The absolute value of this length is the amount of vertical space that is inserted before this sectioning unit’s title. This space will be discarded if the sectioning unit happens to start at the beginning of a page. If this number is negative then the first paragraph following the header is not indented, if it is non-negative then the first paragraph is indented. (Note that the negative of `1pt plus 2pt minus 3pt` is `-1pt plus -2pt minus -3pt`.)

For example, if beforeskip is `-3.5ex plus -1ex minus -0.2ex` then to start the new sectioning unit, LaTeX will add about 3.5 times the height of a letter x in vertical space, and the first paragraph in the section will not be indented. Using a rubber length, with `plus` and `minus`, is good practice here since it gives LaTeX more flexibility in making up the page (see Lengths).

The full accounting of the vertical space between the baseline of the line prior to this sectioning unit’s header and the baseline of the header is that it is the sum of the `\parskip` of the text font, the `\baselineskip` of the title font, and the absolute value of the beforeskip. This space is typically rubber so it may stretch or shrink. (If the sectioning unit starts on a fresh page so that the vertical space is discarded then the baseline of the header text will be where LaTeX would put the baseline of the first text line on that page.)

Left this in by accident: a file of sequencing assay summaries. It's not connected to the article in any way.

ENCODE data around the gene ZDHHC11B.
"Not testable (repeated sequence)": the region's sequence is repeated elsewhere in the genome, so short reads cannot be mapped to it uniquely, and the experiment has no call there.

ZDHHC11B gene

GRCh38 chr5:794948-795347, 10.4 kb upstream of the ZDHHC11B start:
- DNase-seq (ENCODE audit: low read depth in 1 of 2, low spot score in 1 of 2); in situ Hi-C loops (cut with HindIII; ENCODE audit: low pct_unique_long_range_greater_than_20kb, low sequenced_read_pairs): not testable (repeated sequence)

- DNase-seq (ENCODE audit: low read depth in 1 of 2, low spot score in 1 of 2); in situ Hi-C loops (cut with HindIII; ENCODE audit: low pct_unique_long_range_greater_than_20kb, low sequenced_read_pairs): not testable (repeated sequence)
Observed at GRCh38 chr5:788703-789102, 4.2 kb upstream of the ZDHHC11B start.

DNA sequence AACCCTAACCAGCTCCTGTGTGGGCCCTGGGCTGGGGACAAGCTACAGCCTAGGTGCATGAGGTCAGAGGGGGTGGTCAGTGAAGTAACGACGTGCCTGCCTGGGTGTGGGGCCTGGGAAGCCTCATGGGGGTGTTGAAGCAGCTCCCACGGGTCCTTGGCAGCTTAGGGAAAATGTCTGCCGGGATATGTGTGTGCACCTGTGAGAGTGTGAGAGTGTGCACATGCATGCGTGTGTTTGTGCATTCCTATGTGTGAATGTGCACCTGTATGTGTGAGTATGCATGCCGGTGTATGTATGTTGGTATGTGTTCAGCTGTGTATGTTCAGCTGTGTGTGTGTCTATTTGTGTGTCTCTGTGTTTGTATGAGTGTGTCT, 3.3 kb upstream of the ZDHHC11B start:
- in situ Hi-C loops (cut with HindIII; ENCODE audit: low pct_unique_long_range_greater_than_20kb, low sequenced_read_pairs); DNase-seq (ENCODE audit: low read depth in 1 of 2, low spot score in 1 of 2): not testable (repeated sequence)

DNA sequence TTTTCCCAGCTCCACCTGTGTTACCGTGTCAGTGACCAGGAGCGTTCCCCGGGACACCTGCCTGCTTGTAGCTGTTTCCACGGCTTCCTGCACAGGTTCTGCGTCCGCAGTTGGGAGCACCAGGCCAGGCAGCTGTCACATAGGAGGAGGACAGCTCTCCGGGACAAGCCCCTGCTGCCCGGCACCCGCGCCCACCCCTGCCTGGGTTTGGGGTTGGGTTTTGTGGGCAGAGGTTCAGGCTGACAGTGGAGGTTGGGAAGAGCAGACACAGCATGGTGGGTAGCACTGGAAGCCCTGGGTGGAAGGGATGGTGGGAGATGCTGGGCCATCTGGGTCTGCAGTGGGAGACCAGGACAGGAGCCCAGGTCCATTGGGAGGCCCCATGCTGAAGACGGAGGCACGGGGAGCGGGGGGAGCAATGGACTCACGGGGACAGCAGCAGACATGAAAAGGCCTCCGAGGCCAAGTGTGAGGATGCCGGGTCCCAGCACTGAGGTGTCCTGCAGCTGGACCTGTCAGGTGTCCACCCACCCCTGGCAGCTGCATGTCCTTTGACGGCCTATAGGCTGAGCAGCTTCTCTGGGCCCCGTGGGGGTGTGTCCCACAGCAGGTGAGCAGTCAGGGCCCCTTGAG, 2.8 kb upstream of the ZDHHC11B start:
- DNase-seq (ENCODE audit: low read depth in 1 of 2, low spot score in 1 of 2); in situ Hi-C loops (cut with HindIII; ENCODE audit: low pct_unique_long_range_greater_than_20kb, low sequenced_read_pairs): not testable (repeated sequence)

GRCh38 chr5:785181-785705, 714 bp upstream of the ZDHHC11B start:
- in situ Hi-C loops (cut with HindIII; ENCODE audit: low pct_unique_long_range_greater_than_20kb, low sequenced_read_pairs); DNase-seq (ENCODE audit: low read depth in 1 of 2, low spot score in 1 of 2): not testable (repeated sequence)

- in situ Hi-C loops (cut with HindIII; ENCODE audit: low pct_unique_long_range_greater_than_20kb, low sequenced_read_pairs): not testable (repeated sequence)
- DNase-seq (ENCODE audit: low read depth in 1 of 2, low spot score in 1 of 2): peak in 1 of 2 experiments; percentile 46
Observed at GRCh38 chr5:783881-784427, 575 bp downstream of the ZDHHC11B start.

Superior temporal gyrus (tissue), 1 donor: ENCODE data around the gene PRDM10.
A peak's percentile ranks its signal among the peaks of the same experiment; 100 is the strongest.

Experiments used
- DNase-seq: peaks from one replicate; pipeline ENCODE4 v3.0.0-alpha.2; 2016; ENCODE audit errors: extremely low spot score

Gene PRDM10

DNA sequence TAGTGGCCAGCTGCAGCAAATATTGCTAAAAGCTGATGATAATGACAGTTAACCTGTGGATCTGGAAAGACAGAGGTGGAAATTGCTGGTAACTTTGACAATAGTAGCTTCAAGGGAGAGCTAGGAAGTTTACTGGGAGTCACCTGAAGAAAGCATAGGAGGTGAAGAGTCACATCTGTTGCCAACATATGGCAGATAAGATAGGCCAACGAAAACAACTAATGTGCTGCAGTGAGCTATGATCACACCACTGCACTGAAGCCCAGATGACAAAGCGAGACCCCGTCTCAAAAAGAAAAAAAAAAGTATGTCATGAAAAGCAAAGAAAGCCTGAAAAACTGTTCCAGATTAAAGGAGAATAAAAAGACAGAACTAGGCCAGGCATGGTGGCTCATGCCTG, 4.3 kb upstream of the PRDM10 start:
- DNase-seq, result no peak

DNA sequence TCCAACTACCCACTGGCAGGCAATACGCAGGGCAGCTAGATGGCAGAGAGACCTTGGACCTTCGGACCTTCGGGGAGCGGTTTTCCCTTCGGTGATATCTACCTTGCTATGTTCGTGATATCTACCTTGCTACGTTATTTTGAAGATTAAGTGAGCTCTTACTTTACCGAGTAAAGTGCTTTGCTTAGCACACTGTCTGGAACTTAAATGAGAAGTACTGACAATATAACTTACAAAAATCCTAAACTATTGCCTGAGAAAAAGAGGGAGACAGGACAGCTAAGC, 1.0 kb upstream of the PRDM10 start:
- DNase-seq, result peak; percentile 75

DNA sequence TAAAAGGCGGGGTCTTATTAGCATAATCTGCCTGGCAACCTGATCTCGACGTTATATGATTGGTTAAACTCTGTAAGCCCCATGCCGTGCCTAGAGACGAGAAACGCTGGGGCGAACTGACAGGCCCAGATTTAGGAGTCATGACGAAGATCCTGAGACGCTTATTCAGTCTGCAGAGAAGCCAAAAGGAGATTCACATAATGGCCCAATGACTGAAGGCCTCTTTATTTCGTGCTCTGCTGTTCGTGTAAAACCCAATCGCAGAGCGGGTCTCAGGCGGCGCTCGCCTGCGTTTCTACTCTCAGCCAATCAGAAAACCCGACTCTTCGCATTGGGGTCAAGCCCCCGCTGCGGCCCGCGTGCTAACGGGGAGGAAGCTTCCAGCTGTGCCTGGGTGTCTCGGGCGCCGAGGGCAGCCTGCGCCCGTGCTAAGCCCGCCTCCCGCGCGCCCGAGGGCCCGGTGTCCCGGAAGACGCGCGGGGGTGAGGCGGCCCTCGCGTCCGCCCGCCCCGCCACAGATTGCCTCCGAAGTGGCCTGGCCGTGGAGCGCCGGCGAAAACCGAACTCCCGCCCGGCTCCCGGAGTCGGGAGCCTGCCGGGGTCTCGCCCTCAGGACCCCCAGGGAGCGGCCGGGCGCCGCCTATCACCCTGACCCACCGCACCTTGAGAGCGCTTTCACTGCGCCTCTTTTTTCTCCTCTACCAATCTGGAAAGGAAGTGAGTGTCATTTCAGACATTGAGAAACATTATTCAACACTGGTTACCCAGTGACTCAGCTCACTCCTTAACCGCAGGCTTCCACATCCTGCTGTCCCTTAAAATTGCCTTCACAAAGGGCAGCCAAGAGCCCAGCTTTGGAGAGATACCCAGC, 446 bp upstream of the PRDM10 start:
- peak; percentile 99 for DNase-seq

afterskip

This is a length. If afterskip is non-negative then this is the vertical space inserted after the sectioning unit’s title header. If it is negative then the title header becomes a run-in header, so that it becomes part of the next paragraph. In this case the absolute value of the length gives the horizontal space between the end of the title and the beginning of the following paragraph. (Note that the negative of `1pt plus 2pt minus 3pt` is `-1pt plus -2pt minus -3pt`.)

As with beforeskip, using a rubber length, with `plus` and `minus` components, is good practice here since it gives LaTeX more flexibility in putting together the page.

If `afterskip` is non-negative then the full accounting of the vertical space between the baseline of the sectioning unit’s header and the baseline of the first line of the following paragraph is that it is the sum of the `\parskip` of the title font, the `\baselineskip` of the text font, and the value of after. That space is typically rubber so it may stretch or shrink. (Note that because the sign of `afterskip` changes the sectioning unit header’s from standalone to run-in, you cannot use a negative `afterskip` to cancel part of the `\parskip`.)

style